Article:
Al Qaeda's second-in-command lashed out at the government of Pakistan in a purported statement released Wednesday, saying it had turned on its people by cooperating with the United States and its allies.
The statement, attributed to Ayman al-Zawahiri, referred to Pakistan's leader, Asif Ali Zardari, as a "robber president."
The statement linked Zardari to the American war effort in Afghanistan, and to allegations of American desecrations of Qurans.
The people of Pakistan are sinning by being silent against the current administration, he wrote.
The statement also expressed the terrorist leader's condolences for victims of the recent flooding in Pakistan. More than 1,600 people have died, according to the country's disaster authority, and at least 17 million Pakistanis have been affected.
The statement declared that Zawahiri wished for al Qaeda to be there to help with aid efforts, "but the treasonous ruling class in the Pakistani government and army came -- and continues to come -- between us and this honor, as a service to the senior criminals in Washington, London and Tel Aviv."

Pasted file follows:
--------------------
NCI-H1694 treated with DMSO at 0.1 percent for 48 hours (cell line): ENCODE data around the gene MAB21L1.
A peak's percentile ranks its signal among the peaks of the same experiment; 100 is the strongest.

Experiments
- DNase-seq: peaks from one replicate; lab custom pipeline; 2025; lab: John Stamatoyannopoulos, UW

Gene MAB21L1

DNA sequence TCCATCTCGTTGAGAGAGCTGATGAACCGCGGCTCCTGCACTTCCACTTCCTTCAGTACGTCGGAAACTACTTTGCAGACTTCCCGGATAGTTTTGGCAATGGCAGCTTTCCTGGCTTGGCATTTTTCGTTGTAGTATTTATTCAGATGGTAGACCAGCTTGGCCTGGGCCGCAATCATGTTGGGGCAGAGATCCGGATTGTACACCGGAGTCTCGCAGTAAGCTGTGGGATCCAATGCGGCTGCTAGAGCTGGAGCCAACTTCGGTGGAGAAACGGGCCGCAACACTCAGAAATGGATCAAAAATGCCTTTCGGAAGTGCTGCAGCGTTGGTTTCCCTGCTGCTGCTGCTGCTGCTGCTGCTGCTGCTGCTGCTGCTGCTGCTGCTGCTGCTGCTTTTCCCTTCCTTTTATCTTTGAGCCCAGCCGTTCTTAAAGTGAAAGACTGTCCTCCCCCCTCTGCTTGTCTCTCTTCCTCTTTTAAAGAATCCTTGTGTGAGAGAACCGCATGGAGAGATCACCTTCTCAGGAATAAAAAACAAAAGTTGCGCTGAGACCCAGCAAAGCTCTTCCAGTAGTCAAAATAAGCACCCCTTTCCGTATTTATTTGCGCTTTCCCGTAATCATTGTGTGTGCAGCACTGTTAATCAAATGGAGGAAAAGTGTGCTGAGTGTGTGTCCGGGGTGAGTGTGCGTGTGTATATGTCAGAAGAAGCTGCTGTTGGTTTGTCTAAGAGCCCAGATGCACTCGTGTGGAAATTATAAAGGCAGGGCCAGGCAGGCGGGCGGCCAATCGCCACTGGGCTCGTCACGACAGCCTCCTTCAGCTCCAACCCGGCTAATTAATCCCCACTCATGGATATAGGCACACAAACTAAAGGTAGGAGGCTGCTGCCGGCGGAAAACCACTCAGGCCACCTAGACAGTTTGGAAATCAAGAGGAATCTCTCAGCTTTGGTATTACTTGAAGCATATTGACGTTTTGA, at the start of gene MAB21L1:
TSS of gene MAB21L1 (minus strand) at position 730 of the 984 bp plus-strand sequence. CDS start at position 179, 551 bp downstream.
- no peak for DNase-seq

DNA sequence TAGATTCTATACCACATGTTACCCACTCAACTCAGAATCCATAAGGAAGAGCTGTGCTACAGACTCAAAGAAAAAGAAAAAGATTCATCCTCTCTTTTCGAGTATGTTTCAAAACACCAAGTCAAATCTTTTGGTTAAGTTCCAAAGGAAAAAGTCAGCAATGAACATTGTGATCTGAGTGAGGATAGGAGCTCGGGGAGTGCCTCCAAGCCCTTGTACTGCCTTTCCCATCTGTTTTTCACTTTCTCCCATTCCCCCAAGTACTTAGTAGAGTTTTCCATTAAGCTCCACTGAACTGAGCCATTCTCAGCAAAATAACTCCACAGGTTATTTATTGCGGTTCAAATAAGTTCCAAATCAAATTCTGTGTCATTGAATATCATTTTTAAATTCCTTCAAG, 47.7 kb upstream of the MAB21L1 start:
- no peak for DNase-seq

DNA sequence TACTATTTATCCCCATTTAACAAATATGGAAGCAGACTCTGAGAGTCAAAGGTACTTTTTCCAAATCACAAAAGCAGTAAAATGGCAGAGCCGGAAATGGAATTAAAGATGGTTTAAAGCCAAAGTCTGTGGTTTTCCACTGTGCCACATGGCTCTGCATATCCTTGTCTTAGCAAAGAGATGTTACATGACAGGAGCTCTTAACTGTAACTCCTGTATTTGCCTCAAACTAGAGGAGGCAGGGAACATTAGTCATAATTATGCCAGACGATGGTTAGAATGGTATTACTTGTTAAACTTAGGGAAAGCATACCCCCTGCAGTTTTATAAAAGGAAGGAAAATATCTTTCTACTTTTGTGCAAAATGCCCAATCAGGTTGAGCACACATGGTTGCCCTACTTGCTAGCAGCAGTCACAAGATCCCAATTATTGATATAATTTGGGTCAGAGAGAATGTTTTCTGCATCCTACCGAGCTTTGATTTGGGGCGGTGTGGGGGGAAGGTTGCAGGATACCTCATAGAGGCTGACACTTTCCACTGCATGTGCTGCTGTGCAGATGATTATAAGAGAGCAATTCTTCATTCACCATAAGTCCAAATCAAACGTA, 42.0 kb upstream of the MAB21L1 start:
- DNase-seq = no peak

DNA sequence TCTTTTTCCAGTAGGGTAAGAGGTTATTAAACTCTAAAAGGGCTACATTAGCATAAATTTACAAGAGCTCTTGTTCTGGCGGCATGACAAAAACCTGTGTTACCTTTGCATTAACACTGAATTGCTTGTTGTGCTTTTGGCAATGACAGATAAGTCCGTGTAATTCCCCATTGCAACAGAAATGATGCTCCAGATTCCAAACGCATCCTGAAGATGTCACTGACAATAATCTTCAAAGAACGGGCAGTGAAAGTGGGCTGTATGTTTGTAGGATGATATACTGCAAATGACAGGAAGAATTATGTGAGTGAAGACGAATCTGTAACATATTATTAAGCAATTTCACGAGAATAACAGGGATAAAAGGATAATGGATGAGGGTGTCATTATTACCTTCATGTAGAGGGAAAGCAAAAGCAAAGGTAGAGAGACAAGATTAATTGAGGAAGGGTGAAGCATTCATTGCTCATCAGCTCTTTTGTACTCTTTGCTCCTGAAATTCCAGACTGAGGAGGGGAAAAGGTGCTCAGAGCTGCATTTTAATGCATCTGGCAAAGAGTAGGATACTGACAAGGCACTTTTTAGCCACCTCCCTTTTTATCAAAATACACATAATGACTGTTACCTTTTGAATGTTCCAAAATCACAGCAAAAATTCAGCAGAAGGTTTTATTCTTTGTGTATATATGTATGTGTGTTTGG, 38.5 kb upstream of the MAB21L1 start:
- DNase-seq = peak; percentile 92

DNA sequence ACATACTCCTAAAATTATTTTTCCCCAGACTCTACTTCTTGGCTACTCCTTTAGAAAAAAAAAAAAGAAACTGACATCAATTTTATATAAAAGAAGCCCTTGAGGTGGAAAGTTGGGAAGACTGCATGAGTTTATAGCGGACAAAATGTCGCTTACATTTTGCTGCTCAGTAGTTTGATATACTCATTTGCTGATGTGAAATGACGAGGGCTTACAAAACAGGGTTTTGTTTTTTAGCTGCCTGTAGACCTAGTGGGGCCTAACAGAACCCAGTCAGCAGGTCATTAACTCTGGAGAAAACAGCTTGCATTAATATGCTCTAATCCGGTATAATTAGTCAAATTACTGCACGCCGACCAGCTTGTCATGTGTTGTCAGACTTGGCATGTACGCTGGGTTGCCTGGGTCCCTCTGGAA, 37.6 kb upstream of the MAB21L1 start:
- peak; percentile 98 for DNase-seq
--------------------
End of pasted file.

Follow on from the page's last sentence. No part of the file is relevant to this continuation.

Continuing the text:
Pakistani officials did not immediately comment on the statement.
The al Qaeda second-in-command also took aim at what he characterized as American manipulation of the transition from former Pakistani President Pervez Musharraf to Zardari, and claimed that the United States was trying to do the same with the candidacy of Mohamed ElBaradei in Egypt.
"There must be awareness of the flimsiness of the position which says that we might be able to achieve our liberty, honor and dignity by rallying around American influence and following its emissaries," he said. "All this flimsy call will bring us is a move from one vassalage to another vassalage and from one corruption to another corruption."